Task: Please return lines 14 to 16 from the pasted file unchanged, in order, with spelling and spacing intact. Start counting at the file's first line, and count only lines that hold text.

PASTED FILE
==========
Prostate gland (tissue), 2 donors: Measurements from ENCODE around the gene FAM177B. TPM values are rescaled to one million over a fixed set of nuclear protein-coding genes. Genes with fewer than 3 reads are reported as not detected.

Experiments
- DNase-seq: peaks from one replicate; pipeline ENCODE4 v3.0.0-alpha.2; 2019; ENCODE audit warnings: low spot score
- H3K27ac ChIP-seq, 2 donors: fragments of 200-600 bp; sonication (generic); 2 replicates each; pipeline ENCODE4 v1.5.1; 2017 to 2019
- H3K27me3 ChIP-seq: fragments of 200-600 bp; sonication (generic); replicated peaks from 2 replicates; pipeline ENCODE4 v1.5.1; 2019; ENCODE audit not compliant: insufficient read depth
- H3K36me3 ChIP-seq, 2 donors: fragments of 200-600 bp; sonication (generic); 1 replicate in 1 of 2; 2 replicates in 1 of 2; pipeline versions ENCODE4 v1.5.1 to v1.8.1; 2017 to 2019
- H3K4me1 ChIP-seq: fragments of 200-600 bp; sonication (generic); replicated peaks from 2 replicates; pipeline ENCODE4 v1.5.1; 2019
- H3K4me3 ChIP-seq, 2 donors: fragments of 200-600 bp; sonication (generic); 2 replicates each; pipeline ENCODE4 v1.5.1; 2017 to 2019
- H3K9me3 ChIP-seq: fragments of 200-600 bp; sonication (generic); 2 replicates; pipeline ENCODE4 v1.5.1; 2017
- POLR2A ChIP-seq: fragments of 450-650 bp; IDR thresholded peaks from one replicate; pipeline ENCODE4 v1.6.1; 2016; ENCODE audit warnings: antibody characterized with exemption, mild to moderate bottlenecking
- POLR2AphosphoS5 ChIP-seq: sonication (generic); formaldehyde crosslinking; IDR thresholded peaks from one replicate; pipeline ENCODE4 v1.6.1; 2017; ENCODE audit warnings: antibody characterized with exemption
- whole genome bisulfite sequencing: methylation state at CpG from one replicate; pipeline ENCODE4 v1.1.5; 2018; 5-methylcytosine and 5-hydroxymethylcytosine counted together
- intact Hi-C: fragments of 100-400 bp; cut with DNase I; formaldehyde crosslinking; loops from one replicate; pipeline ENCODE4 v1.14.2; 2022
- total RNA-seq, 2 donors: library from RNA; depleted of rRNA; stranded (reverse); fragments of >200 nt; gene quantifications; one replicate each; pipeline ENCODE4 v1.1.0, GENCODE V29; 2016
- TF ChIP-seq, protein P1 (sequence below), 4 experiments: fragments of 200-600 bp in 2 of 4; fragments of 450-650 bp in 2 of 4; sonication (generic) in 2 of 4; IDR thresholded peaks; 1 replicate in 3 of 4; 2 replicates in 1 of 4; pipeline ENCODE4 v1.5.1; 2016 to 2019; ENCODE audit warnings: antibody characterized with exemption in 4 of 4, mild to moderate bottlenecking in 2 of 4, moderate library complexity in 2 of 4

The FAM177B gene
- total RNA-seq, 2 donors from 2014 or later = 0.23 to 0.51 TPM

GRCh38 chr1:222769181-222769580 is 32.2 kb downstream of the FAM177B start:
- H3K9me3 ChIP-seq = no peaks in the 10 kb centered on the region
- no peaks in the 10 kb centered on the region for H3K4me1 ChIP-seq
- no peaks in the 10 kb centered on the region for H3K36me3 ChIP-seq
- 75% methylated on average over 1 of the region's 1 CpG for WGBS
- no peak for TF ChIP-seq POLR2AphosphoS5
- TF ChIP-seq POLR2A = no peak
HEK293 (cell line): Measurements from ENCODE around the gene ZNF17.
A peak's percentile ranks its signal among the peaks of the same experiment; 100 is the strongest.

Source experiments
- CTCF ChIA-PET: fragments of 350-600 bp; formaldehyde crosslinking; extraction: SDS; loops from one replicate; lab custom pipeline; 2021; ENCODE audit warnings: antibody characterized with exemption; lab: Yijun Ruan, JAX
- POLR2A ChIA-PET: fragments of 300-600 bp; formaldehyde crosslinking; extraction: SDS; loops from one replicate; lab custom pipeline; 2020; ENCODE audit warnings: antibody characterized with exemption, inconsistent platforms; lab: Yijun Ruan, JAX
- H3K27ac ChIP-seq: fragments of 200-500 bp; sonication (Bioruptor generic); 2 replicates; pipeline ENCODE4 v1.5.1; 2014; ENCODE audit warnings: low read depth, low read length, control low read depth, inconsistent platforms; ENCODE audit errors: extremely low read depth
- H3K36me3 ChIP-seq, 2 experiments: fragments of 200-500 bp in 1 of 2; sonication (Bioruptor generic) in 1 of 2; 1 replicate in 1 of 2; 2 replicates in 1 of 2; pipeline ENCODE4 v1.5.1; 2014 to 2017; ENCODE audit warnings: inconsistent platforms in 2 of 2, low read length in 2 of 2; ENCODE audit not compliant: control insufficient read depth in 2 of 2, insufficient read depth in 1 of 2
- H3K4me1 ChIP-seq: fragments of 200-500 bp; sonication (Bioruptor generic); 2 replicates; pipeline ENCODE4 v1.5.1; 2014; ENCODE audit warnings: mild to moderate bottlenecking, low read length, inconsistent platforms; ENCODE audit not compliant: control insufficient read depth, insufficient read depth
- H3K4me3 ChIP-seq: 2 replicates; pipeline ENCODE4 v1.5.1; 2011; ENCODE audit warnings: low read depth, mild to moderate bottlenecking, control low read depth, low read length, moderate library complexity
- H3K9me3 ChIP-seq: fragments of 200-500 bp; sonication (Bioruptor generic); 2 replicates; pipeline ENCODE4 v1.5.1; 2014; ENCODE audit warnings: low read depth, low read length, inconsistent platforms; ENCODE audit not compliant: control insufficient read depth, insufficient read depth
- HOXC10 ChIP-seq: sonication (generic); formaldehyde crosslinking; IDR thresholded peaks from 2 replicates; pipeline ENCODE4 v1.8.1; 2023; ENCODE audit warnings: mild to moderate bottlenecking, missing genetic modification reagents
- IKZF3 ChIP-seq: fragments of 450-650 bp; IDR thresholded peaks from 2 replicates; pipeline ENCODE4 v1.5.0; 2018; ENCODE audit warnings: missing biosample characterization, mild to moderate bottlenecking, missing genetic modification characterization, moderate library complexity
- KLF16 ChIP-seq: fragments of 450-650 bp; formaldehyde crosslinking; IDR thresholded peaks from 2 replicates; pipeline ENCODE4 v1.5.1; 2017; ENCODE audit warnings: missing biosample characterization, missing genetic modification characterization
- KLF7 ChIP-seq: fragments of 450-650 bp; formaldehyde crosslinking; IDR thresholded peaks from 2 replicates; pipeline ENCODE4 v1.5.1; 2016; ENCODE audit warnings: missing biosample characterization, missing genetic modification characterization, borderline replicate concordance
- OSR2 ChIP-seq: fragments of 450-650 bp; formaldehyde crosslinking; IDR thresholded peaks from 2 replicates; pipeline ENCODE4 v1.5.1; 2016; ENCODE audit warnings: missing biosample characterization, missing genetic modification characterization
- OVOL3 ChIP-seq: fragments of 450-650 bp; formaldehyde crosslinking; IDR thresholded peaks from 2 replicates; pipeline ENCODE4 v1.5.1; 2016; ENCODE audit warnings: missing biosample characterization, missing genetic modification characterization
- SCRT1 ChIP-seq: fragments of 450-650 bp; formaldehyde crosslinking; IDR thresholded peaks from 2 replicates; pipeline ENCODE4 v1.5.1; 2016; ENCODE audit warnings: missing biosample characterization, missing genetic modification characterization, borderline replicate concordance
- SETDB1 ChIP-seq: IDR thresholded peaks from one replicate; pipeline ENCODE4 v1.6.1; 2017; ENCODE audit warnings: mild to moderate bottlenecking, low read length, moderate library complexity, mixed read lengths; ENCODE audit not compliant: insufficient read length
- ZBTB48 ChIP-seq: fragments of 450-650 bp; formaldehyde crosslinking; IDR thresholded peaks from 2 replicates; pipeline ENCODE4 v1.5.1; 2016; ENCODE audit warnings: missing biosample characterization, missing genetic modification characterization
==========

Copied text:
- total RNA-seq, 2 donors: library from RNA; depleted of rRNA; stranded (reverse); fragments of >200 nt; gene quantifications; one replicate each; pipeline ENCODE4 v1.1.0, GENCODE V29; 2016
- TF ChIP-seq, protein P1 (sequence below), 4 experiments: fragments of 200-600 bp in 2 of 4; fragments of 450-650 bp in 2 of 4; sonication (generic) in 2 of 4; IDR thresholded peaks; 1 replicate in 3 of 4; 2 replicates in 1 of 4; pipeline ENCODE4 v1.5.1; 2016 to 2019; ENCODE audit warnings: antibody characterized with exemption in 4 of 4, mild to moderate bottlenecking in 2 of 4, moderate library complexity in 2 of 4

The FAM177B gene